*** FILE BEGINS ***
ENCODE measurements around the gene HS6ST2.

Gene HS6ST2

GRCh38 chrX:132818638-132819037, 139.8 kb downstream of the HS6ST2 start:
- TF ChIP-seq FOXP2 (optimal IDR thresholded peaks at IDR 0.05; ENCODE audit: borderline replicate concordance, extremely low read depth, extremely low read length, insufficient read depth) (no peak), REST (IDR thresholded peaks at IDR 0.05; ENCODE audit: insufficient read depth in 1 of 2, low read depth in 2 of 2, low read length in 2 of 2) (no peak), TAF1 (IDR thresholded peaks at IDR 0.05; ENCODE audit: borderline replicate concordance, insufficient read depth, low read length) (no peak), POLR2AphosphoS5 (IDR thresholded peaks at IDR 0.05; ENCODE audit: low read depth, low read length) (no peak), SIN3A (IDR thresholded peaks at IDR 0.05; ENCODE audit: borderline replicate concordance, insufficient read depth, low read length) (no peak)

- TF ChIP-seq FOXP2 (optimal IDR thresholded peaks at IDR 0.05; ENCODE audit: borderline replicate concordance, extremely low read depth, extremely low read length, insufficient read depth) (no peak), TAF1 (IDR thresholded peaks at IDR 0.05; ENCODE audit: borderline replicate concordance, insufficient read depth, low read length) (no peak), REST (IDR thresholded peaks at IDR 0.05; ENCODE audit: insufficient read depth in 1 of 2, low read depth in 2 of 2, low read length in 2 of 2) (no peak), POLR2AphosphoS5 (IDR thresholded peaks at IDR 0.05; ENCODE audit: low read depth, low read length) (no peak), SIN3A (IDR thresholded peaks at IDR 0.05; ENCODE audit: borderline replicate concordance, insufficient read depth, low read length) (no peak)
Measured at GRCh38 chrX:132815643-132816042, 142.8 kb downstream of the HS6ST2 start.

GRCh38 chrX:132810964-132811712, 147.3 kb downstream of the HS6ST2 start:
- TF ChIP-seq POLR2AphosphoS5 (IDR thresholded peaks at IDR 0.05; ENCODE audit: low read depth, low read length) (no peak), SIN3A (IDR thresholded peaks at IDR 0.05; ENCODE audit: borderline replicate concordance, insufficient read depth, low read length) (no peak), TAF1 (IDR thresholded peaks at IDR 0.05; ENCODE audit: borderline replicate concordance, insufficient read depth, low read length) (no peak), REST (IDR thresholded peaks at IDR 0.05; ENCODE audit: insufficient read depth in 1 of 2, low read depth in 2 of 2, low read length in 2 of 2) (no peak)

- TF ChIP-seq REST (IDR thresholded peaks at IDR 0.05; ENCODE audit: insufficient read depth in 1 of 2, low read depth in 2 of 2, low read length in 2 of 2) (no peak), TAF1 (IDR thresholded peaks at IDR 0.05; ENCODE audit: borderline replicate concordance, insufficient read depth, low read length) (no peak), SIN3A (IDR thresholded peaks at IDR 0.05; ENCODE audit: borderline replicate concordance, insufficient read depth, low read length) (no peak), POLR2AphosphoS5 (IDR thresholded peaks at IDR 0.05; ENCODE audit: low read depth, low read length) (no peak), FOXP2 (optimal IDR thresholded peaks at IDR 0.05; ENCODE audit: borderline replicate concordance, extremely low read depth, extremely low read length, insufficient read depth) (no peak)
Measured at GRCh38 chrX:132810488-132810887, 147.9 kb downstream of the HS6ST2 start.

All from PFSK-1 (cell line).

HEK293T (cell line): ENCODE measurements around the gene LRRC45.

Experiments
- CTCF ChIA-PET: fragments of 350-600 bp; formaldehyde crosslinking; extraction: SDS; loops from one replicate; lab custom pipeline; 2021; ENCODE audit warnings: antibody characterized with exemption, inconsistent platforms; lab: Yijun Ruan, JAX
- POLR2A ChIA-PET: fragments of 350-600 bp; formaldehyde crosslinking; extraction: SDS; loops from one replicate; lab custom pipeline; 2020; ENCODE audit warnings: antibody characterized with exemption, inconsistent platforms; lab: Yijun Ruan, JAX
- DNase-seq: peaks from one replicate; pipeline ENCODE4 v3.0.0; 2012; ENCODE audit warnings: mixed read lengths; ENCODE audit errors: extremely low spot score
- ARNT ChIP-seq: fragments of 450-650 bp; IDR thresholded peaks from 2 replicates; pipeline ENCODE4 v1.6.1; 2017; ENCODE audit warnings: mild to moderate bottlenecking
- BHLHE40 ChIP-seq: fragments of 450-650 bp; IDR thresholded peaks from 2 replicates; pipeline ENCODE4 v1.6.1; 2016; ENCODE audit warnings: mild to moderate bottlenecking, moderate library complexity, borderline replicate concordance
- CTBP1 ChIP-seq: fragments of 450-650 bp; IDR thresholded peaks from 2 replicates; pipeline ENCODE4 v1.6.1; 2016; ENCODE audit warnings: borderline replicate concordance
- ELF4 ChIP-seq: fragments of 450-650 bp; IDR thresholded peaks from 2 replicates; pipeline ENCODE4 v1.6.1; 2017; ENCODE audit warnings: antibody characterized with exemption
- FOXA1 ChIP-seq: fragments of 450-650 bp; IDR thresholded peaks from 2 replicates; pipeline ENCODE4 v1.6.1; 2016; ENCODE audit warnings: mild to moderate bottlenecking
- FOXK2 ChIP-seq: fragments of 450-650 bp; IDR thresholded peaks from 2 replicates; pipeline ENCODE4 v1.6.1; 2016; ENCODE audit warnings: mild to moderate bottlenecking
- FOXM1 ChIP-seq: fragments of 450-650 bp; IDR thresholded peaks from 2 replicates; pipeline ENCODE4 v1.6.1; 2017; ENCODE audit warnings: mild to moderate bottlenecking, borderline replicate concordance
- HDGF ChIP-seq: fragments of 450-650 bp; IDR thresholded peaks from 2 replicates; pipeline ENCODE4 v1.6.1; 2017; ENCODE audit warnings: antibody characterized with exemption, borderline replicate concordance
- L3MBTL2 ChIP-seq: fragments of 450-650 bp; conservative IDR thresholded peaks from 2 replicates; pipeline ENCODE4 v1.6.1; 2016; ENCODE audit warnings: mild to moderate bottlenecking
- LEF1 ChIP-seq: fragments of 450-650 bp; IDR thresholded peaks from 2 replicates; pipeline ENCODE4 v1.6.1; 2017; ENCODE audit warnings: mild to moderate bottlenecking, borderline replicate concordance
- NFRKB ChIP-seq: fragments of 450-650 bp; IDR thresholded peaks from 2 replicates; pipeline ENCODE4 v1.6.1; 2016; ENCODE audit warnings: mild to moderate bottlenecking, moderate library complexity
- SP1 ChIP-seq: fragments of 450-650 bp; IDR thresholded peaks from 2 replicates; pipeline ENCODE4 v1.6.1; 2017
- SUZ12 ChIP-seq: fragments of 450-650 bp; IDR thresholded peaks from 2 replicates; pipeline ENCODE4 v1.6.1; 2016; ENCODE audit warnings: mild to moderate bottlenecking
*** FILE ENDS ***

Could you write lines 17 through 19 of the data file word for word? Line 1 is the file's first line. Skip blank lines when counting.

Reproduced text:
- ARNT ChIP-seq: fragments of 450-650 bp; IDR thresholded peaks from 2 replicates; pipeline ENCODE4 v1.6.1; 2017; ENCODE audit warnings: mild to moderate bottlenecking
- BHLHE40 ChIP-seq: fragments of 450-650 bp; IDR thresholded peaks from 2 replicates; pipeline ENCODE4 v1.6.1; 2016; ENCODE audit warnings: mild to moderate bottlenecking, moderate library complexity, borderline replicate concordance
- CTBP1 ChIP-seq: fragments of 450-650 bp; IDR thresholded peaks from 2 replicates; pipeline ENCODE4 v1.6.1; 2016; ENCODE audit warnings: borderline replicate concordance